When Stephen Harper dismisses our diplomats as "glass clinkers", Martin agrees. I found that quite alarming.

The book does take note of our prime minister's inexperience in foreign affairs, but then claims that because he talked about the Cold War with a friend, that made up for it. I talk about a lot of things with friends. It doesn't make me an expert on any of them.

And to top it off, no one in his caucus was any better prepared.

Given that, you would think that they would then turn to the diplomats. The ones who not only learned foreign languages but also the language of protocol. The things that break down barriers and pave the way to negotiations.

But the exact opposite happened. Stephen Harper has continually undermined our foreign service, because their knowledge of the world, contradicts his own; which is really a lack thereof.

Harper may have discussed the Cold War with his friend John Weissenberger (2), but unfortunately his understanding of world issues ends there. His foreign policy is based on ideology and the appeasement of religious extremists.

The danger of that is glaring. It is something that cannot be excused or brushed off with silly notions that discussions with a friend can replace the advice of those in the field.

And unfortunately that applies to every other decision this government makes. Experts are "university types" and advocates are "special interest groups". I find it all inexcusable.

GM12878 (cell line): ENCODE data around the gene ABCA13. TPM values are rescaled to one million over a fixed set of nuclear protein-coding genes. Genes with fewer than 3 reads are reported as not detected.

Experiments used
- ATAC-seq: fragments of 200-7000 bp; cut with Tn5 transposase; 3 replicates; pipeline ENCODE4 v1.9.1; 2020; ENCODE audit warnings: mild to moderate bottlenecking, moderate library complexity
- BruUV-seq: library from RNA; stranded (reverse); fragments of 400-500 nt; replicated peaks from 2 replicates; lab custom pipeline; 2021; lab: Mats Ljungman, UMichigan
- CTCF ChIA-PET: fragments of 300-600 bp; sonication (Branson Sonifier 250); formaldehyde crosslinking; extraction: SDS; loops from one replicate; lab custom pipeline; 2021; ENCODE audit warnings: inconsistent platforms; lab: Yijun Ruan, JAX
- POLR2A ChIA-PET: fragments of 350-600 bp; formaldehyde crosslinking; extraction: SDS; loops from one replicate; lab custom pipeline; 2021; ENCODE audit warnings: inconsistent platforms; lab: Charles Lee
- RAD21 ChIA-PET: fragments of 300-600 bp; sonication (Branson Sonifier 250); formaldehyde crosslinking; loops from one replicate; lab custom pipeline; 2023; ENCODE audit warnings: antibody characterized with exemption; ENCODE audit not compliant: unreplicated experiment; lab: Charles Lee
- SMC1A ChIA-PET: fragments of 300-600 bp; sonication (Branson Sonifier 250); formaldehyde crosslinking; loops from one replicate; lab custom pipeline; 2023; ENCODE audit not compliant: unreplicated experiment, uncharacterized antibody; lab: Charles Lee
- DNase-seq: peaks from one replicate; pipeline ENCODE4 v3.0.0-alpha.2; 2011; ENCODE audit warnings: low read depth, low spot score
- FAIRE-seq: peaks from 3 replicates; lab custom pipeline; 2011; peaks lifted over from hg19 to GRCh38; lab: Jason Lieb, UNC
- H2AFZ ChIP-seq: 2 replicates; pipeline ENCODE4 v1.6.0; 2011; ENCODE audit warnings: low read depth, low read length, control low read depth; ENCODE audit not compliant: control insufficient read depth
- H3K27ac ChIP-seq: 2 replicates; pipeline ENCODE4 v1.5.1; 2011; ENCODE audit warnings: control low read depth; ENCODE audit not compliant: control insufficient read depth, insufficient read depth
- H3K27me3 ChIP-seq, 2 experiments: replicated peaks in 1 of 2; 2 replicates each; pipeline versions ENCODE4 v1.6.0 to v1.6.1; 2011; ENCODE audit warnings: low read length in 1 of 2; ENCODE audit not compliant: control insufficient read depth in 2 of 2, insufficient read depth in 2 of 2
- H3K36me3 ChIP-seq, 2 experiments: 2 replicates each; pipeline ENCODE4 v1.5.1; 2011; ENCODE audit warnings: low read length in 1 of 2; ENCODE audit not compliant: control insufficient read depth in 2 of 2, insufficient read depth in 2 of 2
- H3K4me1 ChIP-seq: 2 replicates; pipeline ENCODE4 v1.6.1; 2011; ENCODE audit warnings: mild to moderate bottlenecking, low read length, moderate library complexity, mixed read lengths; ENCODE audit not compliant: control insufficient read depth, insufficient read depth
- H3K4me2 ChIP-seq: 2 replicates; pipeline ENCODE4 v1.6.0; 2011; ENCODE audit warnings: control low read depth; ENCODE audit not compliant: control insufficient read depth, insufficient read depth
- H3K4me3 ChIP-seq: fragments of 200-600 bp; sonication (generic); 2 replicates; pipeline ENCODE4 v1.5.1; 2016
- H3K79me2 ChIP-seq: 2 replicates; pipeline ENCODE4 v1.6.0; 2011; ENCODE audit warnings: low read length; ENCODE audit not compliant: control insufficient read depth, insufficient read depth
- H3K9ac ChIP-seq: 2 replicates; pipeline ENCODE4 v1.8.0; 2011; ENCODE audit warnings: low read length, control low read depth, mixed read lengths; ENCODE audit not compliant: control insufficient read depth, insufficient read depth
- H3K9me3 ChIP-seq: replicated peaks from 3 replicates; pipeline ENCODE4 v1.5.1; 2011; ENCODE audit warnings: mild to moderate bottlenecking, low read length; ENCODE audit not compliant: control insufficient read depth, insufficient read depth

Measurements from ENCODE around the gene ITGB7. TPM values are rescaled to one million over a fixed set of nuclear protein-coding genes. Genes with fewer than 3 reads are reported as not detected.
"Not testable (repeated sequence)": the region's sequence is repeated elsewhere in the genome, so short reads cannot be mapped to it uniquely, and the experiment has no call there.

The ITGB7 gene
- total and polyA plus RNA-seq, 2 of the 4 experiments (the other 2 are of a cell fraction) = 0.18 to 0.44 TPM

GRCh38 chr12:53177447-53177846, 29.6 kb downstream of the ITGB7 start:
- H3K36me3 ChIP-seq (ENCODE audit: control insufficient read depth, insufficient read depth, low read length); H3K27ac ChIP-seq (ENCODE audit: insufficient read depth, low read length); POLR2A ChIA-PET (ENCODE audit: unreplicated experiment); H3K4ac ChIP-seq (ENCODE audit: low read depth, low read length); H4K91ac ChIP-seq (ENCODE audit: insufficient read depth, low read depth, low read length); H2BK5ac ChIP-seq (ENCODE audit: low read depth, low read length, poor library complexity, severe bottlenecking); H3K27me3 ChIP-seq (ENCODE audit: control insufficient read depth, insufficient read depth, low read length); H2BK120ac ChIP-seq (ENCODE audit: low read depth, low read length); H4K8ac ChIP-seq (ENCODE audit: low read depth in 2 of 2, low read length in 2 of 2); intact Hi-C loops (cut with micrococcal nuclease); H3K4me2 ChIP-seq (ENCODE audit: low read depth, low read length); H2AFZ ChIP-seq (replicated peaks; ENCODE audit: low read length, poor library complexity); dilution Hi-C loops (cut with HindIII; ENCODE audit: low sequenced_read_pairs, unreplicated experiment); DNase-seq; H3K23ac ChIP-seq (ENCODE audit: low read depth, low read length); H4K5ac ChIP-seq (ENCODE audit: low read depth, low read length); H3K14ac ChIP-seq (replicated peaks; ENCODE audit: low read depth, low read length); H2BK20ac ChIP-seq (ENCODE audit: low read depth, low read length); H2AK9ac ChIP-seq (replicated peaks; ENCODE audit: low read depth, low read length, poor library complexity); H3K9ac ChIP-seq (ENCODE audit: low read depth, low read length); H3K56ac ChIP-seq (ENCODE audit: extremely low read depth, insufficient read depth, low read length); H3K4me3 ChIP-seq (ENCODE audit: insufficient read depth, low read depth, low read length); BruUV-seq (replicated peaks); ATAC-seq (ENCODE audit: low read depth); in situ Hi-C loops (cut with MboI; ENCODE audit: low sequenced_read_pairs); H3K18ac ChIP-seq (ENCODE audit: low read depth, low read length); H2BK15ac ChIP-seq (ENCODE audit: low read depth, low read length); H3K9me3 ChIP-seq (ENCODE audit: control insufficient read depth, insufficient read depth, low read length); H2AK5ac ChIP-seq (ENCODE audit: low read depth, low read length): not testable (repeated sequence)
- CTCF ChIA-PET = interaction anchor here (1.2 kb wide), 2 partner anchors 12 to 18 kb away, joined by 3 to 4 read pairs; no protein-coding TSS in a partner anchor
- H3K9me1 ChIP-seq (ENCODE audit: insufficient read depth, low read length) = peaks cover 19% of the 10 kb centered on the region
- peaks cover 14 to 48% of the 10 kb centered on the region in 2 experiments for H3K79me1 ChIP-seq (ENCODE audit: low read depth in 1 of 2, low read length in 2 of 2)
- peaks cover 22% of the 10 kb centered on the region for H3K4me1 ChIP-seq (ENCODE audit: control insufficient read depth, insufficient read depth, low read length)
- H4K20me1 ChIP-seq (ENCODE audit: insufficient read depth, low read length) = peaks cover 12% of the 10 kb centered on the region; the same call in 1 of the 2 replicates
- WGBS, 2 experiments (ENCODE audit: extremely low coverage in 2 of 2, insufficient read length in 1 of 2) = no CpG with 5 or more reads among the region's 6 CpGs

I'll finish reading the book before I pass a final judgement, because I am very much a fan of Lawrence Martin. But so far ... ahhhh!


* That personal assistant went on to become one of Canada's longest serving diplomats, dubbed a 'peacemonger' by the press. A title he wore with pride. He would go on to marry Vincent Massey's niece, and in fact proposed to his future bride at Massey's home. The family was pleased. Her name was Alison Grant who would become Alison Ignatieff and the mother of Michael Ignatieff.


The Politics of Contempt: The Nixon-Harper Ticket

The Politics of Hate: Where Will it Lead?

The Politics of Conceit: "Anything You Can Do I Can Do Better"

The Politics of Opportunity: Election Tampering

The Politics of Jabberwocky: As Canada Plummets Down the Rabbit Hole

The Politics of Ballyhoo: David Emerson and the Soft on Sovereignty Trade Deal

The Politics of Religious Nationalism: Taking us Down a Dangerous Path


1. The Making of a Peacemonger: The Memoirs of George Ignatieff, By Sonja Sinclair, University of Toronto Press, ISBN: 0-8020-2556-0, Pg. 62

2. Harperland:The Politics of Control, By Lawrence Martin, Viking Press, 2010, ISBN: 978-0-670-06517-2, Pg. 79

Tuesday, October 26, 2010

Media Manipulation: Journalists or Playwrights?

A CULTURE OF DEFIANCE: History of the Reform-Conservative Party of Canada

When media mogul Rupert Murdoch, first met Ronald Regan, he was surprised at how old and frail he was. Murdoch had been invited to the White House for a luncheon and Reagan actually fell asleep during the meal. 'The other guests went on eating and the waiters continued to take the plates away'. (1)

Murdoch later described the experience as "awful".

He had backed the Reagan campaign but the man he saw was nothing like the man he had portrayed. How could this be?

In their book Newsmongers, Mary Anne Comber and Robert Mayne, present an interesting theory on election campaigns, comparing them to plays. The stage is set and the actors assigned their roles. It is then up to the media to write their lines, and they rarely allow them to go off script.

Ronald Reagan was billed as the "Great Communicator", and though revisionist history paints him as a much loved man, in fact he was never really that popular, and had a horrible track record. But he could communicate. He knew how to deliver his lines. The media applauded.